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  2. Secure Shell - Wikipedia

    en.wikipedia.org/wiki/Secure_Shell

    t. e. The Secure Shell Protocol ( SSH) is a cryptographic network protocol for operating network services securely over an unsecured network. [1] Its most notable applications are remote login and command-line execution. SSH applications are based on a client–server architecture, connecting an SSH client instance with an SSH server. [2]

  3. Comparison of SSH clients - Wikipedia

    en.wikipedia.org/wiki/Comparison_of_SSH_clients

    An SSH client is a software program which uses the secure shell protocol to connect to a remote computer. This article compares a selection of notable clients. This article compares a selection of notable clients.

  4. SSH File Transfer Protocol - Wikipedia

    en.wikipedia.org/wiki/SSH_File_Transfer_Protocol

    SSH File Transfer Protocol. In computing, the SSH File Transfer Protocol (also known as Secure File Transfer Protocol or SFTP) is a network protocol that provides file access, file transfer, and file management over any reliable data stream. It was designed by the Internet Engineering Task Force (IETF) as an extension of the Secure Shell ...

  5. Web-based SSH - Wikipedia

    en.wikipedia.org/wiki/Web-based_SSH

    Web-based SSH is the provision of Secure Shell (SSH) access through a web browser. SSH is a secure network protocol that is commonly used to remotely control servers, network devices, and other devices. With web-based SSH, users can access and manage these devices using a standard web browser, without the need to install any additional software.

  6. ssh-agent - Wikipedia

    en.wikipedia.org/wiki/Ssh-agent

    ssh-agent. Secure Shell (SSH) is a protocol allowing secure remote login to a computer on a network using public-key cryptography. SSH client programs (such as ssh from OpenSSH) typically run for the duration of a remote login session and are configured to look for the user's private key in a file in the user's home directory (e.g., .ssh/id_rsa ).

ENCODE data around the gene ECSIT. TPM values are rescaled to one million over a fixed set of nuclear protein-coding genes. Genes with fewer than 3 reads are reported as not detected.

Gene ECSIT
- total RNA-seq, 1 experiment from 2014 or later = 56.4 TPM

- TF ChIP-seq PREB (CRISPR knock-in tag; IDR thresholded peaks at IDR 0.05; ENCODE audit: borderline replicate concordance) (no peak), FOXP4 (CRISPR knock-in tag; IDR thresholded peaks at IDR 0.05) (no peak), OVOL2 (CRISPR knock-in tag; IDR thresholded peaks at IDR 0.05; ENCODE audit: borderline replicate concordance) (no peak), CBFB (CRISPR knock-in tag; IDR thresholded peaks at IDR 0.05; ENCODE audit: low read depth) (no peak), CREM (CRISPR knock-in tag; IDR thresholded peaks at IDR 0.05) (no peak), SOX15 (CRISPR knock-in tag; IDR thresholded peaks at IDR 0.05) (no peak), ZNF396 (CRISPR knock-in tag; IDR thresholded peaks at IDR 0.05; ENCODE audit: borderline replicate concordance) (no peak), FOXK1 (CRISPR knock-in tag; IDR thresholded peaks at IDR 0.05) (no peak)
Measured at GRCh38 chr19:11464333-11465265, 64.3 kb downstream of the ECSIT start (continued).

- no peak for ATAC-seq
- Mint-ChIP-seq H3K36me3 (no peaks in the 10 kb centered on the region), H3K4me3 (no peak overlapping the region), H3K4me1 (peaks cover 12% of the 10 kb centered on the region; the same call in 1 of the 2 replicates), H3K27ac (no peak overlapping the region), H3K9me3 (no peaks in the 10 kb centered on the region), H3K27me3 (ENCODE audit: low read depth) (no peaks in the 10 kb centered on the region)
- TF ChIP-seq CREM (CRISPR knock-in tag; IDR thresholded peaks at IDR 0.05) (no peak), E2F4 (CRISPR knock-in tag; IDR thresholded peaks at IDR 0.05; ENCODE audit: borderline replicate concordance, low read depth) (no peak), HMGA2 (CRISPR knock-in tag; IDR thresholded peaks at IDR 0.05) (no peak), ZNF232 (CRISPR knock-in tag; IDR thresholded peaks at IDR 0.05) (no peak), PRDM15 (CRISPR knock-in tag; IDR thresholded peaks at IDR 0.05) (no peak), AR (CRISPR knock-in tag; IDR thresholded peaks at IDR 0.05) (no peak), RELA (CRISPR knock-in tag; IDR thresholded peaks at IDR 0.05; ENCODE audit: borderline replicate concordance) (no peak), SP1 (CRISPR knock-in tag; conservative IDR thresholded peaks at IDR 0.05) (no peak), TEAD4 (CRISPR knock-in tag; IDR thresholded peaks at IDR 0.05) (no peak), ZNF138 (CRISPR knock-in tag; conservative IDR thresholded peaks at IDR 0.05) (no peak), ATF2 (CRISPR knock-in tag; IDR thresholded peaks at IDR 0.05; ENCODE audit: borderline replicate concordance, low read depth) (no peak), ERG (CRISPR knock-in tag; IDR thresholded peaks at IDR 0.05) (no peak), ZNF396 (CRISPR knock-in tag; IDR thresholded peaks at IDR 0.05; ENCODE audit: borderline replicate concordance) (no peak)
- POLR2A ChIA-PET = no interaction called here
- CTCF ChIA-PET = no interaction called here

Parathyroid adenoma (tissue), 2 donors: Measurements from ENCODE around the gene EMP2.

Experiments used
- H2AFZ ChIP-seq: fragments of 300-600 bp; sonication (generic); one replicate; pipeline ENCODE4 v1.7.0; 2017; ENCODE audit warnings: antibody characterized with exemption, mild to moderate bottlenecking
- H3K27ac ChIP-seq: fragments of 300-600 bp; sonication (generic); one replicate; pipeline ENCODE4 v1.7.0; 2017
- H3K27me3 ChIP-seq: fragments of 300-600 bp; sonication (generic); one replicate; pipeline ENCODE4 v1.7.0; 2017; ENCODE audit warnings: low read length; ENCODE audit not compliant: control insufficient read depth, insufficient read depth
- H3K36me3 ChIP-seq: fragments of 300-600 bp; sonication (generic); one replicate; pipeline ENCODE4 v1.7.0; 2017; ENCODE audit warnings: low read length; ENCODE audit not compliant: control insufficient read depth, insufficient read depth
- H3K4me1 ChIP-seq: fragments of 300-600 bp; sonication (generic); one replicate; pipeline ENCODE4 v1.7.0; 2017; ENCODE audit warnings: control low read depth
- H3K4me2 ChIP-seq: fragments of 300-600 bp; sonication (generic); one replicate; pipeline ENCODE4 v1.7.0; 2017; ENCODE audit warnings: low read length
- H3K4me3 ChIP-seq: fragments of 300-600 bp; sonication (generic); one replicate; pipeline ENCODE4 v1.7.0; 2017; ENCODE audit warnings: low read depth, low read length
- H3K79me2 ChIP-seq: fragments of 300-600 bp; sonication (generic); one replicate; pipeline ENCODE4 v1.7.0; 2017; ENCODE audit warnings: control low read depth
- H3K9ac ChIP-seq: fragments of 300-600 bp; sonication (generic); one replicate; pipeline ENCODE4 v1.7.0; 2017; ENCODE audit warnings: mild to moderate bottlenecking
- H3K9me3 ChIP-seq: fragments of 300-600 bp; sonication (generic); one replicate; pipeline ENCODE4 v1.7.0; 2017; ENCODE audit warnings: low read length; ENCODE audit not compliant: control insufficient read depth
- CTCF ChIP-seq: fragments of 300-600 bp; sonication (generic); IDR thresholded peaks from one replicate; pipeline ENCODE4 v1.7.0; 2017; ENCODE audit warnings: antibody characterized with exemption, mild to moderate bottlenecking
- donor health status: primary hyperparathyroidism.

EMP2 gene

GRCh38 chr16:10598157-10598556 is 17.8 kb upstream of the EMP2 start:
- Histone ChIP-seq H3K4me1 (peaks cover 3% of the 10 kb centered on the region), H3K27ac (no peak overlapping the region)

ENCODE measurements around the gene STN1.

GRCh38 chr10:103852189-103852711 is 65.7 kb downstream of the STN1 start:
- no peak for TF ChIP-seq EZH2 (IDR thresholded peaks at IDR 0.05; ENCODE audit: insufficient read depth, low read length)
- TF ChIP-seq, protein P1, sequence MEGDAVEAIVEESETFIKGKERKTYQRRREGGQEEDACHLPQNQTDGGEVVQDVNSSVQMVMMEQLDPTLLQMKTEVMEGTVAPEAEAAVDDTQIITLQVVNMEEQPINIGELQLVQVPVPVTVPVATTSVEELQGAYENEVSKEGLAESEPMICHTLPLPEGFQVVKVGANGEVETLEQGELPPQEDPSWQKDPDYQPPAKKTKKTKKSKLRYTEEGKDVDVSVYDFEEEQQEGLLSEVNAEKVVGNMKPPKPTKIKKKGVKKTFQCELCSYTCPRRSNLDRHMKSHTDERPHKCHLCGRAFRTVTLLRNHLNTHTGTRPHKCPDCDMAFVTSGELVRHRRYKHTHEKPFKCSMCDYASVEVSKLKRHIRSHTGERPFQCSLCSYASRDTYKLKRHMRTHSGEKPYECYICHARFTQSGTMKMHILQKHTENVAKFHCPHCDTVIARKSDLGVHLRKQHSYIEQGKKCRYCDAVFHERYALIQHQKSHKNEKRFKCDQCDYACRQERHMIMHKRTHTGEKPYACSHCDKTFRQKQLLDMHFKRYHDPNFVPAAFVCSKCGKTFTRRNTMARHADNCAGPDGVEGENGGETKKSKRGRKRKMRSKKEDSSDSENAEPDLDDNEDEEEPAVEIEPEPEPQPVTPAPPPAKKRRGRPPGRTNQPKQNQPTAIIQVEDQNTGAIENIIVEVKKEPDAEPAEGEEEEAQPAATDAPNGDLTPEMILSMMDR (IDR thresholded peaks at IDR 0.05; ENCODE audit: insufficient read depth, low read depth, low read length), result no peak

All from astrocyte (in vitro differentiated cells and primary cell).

7. Comparison of SSH servers - Wikipedia

    en.wikipedia.org/wiki/Comparison_of_SSH_servers

    Comparison of SSH servers. An SSH server is a software program which uses the Secure Shell protocol to accept connections from remote computers. SFTP / SCP file transfers and remote terminal connections are popular use cases for an SSH server.

  8. OpenSSH - Wikipedia

    en.wikipedia.org/wiki/OpenSSH

    OpenSSH or OpenBSD Secure Shell. OpenSSH (also known as OpenBSD Secure Shell [a]) is a suite of secure networking utilities based on the Secure Shell (SSH) protocol, which provides a secure channel over an unsecured network in a client–server architecture. [4] [5]

  9. Tunneling protocol - Wikipedia

    en.wikipedia.org/wiki/Tunneling_protocol

    Secure Shell tunneling. A Secure Shell (SSH) tunnel consists of an encrypted tunnel created through an SSH protocol connection. Users may set up SSH tunnels to transfer unencrypted traffic over a network through an encrypted channel. It is a software-based approach to network security and the result is transparent encryption.